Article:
Reader Please Supply Meaning
Writers are all liars. We all are.
But at least they are honest liars.
They write down those necessary lies,
the kind that move men to leaps of faith
or excuse us when we fail to jump.
In the end it doesn't matter that
they let us down in the cruellest ways.
August 18, 1996
Of course that all depends on what I mean by ‘energy’ and what I mean by ‘meaning’. I find it stimulating to consider questions like this but I also don’t think one should take finding an answer too seriously. If poetry is indeed a machine—albeit one made out of words as William Carlos Williams suggested—and you pull it to pieces to see how it works, the odds are you’ll end up with a pile of verbs, nouns, pronouns, adjectives, adverbs, prepositions, conjunctions, interjections and miscellaneous punctuation marks and have no idea how to fit them all back together in such a way that they’ll make as much sense as they did before you began fiddling with them.
Most people who sit behind the wheel of a car know next to nothing about applied mechanics. They know if the road’s wet or icy it takes longer to stop than if it’s dry. They know nothing about the coefficients of friction. Nor do they need to. And the same with poetry. Yes, undoubtedly there are techniques involved in producing a poem and most people utilise them without knowing the names of any bar the most rudimentary ones like rhythm and rhyme. I used to enjoy analysing poems at school but I also felt afterwards like I’ve often felt since when I learn how a magic trick works. I know it’s not magic, it’s just sleight of hand and misdirection but a part of me doesn’t want to know the ins and outs. There’s precious enough magic left in the world without ridding ourselves of what little there’s left to us.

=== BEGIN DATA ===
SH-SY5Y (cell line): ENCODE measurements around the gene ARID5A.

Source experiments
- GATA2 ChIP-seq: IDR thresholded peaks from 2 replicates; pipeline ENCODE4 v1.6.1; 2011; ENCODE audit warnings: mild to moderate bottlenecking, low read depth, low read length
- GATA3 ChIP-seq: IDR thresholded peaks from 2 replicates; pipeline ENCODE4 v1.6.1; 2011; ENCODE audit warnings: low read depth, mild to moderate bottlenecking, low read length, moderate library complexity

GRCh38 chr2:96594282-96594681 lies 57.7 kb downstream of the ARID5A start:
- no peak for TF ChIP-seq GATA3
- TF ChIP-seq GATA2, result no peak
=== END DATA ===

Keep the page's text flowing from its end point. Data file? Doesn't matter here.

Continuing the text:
(This post began life in a slightly different format as a response to a comment on my article ‘Poetic energy’ which you can read over at The Truth About Lies if you’re interested.)